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Kendo-Iaido-Jodo clubs are an access point to traditional Japanese etiquette, samurai dress, Japanese philosophy and an explosive sport that can enhance the daily life of any one who takes it up seriously.
And always remember that meditation has traditionally been the cornerstone to any good martial art.
What is Kendo
Kendo is deviation on Japanese Samurai feudal fencing, and is a way to develop sword fighting techniques without using a full metal Samurai sword (the Katana - long sword), but practice the sword fighting art with substitute representations of the sword such as Shinai and Bokken.
Shinai - "practice sword"
The Shinai is the main practice sword which consists of four lengths of bamboo held together by a long sheath which forms into a handle. The handle is pulled together and held in place by cord with a small leather cup to secure the tip of the weapon. The Shinai can be as long as 3ft 10ins.
Kendoka wear armour on top of their formal training clothes during sparring practice, the sparring garb consists of a helmet made up of a steel visor and padded cloth that protects the head throat and shoulders, a breastplate known as a do that covers the chest and held in place by cords that are fixed around the shoulders, and long thick gloves (kote) to protect the hands, wrists and forearms.
Bokken "wooden sword"
During kata training the armour is taken off to allow for more freedom of movement whilst wielding a wooden sword known as a bokken, which should have the same weight and balance as a full metal Samurai sword (Katana).
Kendoka wear formal Japanese samurai dress during a training session which consists of a hakama (divided skirt), a tare (apron to protect the groin), a keikogi (kendo jacket).
When kendoka fight each other they aim to score points from attacks to the head and body, securing a win by scoring 2 points either with a slashing or thrusting blow known as a kiri (cut).
During an attack each blow should be delivered with a kiai (yell) to score a point. The kiai has traditional implication because it is suppose to scare the opponent, give confidence to the kiai'er whilst aiding mental and physical coordination.
Kendo (way of the sword) is a form of Kenjutsu, the art of Samurai swordsmanship.
A reference to Kenjutsu first appeared around 400 AD in the Kojiki, a medieval history of Japan, with reference to the use of the bokken. Kenjutsu schools first openly started to appear around the end of the 9th century, and by the Tokugawa period (1600 - 1867) Japan could boast more than 200 Kenjutsu schools among its islands.
Styles of Kendo
Gekken is another name for kendo during the Meiji period (1868 - 1912). Practiced in higher education institutions and used by the military to infuse a sense of duty and national pride into the
Hokushin Itto Ryu:
Art of the sword kendo style.
Way of the sword kendo style.
Ken No Michi:
Way of the sword kendo style from the Tokugawa era (1600 - 1750).
Kendo Four Poisons:
Overcoming the four poisons of combat, fear, doubt, surprise and confusion. By fighting multiple opponents a student endeavors to develop calmness of mind and objectivity in combat to perceive every situation with clarity of thought.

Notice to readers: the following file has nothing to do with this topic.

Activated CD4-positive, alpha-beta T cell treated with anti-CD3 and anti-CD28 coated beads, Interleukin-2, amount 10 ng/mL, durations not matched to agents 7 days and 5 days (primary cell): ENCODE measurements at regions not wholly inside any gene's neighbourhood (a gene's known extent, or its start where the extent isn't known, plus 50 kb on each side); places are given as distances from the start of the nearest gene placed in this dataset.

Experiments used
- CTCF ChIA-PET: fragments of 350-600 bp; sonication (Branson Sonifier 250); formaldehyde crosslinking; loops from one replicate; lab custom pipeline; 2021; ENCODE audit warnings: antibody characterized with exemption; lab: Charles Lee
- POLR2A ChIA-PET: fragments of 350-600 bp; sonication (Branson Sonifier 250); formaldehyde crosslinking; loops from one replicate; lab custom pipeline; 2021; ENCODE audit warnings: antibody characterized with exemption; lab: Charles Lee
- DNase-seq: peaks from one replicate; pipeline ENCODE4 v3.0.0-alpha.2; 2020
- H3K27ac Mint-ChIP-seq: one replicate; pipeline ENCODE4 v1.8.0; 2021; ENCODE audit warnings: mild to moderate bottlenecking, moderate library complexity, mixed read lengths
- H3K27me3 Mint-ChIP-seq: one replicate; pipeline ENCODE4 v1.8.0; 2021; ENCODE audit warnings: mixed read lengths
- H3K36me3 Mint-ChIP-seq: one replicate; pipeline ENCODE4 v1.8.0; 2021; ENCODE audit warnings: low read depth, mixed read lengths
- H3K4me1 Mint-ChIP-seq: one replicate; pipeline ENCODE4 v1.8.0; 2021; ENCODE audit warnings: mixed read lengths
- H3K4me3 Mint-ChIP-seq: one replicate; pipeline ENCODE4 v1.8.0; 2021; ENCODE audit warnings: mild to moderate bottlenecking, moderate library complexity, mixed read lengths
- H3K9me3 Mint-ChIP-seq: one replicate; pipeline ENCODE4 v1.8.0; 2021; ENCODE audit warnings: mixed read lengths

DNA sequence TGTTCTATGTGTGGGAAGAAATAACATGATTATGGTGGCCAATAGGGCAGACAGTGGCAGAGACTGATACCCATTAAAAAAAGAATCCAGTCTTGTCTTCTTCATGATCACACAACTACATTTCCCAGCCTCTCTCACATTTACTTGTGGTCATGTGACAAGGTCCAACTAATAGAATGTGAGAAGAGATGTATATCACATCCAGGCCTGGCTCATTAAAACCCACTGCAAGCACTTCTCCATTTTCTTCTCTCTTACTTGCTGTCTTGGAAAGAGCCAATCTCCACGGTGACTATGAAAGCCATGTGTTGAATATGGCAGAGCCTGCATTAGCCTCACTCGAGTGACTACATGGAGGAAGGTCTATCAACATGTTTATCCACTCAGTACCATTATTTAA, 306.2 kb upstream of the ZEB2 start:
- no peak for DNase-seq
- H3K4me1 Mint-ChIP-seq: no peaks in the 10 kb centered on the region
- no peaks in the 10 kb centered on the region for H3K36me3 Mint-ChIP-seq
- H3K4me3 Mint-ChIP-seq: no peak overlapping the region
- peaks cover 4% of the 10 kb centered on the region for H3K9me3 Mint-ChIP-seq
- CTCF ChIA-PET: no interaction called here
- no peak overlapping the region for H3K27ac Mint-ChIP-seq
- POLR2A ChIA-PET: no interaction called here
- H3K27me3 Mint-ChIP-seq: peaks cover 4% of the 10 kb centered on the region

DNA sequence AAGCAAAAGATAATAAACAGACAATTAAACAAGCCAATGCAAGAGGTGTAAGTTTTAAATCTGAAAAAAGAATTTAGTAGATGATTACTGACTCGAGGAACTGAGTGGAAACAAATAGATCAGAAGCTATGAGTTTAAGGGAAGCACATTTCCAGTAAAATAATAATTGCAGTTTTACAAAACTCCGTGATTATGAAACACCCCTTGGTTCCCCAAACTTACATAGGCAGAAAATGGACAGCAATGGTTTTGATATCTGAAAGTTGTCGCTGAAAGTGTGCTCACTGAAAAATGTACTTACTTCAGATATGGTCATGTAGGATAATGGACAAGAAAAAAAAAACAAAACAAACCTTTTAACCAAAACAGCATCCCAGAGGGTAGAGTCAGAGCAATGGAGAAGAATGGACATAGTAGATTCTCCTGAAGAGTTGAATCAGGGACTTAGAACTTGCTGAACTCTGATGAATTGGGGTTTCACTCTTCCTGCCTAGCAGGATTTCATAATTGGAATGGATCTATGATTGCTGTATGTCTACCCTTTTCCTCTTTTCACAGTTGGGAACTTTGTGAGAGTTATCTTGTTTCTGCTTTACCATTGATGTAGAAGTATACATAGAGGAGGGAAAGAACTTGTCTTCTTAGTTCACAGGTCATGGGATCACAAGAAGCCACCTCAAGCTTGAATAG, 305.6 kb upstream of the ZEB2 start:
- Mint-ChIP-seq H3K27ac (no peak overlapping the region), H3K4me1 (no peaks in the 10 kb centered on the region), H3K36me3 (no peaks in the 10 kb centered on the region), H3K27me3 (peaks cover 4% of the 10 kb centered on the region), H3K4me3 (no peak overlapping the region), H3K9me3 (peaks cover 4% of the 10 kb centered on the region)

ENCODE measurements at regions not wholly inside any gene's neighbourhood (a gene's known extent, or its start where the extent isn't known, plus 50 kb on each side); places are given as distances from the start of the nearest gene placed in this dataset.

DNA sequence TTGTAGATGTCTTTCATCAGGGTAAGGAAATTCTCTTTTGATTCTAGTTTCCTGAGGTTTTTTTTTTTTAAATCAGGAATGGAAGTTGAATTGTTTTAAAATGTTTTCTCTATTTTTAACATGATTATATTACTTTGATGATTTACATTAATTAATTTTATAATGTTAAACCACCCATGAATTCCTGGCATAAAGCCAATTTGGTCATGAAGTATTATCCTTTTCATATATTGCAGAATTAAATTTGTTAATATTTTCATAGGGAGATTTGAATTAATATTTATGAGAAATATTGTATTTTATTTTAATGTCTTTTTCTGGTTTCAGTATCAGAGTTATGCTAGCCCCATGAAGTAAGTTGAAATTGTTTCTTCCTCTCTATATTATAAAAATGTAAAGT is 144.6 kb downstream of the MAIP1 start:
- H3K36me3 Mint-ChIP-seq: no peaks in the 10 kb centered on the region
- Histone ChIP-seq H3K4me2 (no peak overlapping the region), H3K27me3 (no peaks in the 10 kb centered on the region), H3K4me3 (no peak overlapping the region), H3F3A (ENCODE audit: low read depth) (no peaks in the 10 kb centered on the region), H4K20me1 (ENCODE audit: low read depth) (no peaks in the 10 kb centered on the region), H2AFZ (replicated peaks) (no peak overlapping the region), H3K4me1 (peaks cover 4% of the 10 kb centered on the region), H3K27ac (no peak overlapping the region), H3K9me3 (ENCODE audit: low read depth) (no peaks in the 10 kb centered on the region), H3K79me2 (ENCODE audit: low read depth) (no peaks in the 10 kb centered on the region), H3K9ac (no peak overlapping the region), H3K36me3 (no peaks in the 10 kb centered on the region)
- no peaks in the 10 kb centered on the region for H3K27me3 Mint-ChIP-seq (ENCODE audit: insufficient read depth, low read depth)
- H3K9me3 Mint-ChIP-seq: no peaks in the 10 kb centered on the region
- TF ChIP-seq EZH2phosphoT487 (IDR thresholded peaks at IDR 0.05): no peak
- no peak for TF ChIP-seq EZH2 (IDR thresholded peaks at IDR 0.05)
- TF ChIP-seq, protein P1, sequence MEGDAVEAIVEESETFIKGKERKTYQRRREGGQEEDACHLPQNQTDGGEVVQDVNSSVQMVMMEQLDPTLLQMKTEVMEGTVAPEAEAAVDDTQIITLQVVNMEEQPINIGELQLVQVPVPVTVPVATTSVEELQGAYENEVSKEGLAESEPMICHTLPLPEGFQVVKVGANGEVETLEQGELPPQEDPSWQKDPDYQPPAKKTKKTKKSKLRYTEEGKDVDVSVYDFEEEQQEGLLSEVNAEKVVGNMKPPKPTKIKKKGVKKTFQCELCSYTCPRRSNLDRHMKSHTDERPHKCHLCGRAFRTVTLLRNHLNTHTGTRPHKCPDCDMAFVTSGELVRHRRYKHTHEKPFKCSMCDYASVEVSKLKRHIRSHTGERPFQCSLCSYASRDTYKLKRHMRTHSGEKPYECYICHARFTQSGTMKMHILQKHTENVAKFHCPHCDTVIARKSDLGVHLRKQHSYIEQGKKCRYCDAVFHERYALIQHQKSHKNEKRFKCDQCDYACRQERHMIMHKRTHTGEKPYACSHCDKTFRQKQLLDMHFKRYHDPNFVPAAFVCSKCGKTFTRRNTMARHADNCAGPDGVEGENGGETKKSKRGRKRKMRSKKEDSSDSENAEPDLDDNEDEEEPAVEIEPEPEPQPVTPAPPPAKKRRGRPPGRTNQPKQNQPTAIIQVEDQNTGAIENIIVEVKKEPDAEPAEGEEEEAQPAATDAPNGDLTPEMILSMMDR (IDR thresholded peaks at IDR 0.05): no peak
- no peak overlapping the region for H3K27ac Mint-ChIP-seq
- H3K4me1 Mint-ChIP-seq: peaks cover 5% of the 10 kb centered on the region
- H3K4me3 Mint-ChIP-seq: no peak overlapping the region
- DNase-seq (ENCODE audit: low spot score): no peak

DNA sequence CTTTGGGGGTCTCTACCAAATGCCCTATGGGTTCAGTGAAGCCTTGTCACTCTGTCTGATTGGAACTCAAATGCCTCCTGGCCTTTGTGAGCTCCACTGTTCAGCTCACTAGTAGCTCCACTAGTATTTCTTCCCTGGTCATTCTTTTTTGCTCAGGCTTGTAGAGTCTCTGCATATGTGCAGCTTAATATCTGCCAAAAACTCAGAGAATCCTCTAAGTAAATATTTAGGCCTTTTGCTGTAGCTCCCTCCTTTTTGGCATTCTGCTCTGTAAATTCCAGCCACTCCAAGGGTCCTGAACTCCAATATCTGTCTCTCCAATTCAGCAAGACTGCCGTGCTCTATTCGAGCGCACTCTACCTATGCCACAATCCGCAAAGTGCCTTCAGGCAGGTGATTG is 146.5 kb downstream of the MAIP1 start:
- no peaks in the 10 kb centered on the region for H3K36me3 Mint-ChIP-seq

Korean way of the sword that is almost identical to kendo.
Sword exercises practiced from 789 AD from the capital city of Nara which is commentated every year on May 5th at the boy's festival, and by a large kendo meeting in kyoto.
Nihon Kendo Kata:
Official kendo kata constructed in 1912 that is built with 12 techniques, 9 with the Odachi (long sword) and 3 with the short sword (Kodachi). The kata is the foundation of modern kendo and was create by high-ranking swordsmen of the Butokukai.
Training using the Shinai (practice sword). Developed towards the end of the Edo period in the early 1700's which was the forerunner to kendo.
Iaido is the Japanese art of drawing a sword from its scabbard, known to the Samurai as iaijutsu (sword drawing art), is called iaido if it is used as a path to enlightenment, a spritual, religious form of exercise.
Techniques of iaido:
Gunto Soho: is type of combat using Japanesese military swords which developed from Omori ryu iai (drawing the sword in a standing posture), and consists of 7 techniques to kill a man instanly on the draw of the sword.
Omori ryu iai: has 7 techniques developed in the 17th century 6 of the deadly sword drawing techniques are completed from a kneeling position (seiza), with 1 completed from a walking stance known as koranto (tiger stalking sword).
Jodo (art of the short stick or Jo) was developed from jojutsu (art of the long stick). Usually made of white oak, the stick is approximately 4ft 2ins long, and was created by Muso Gunnosuke of the Kuroda clan of Fukoda. The clan kept this fighting art a secret for hundreds of years.
Jodo was banned after the 2nd world war but was revived in the 1950s.
The art of jodo consists of 12 basic techniques that include: striking, poking, blocking, parrying, deflecting, intercepting and sweeping:
1. Normal grip strike - honte uchi
2. Reverse grip strike - gyaku uchi
3. Back blocking strike - hiki otoshi
4. Switch hand thrust - kyashi zuki
5. Reverse grip thrust - gyakute zuki
6. Wrapping drop block - maki otoshi
7. Pressing stick to the body - kure tsuke
8. Pushing stick to the body - kure hanashi
9. Body check - tai atari
10. Blocking thrust - tsuke hazushi
11. Middle body block and counter - doh harai uchi
12. Shifting block and counter - tai hazushi uchi
Students can learn up to 70 more techniques which are elaboration on the 12 basics.
There is no free sparring in jodo training, instead students practice pre-arrange sets against each other to develop skills.
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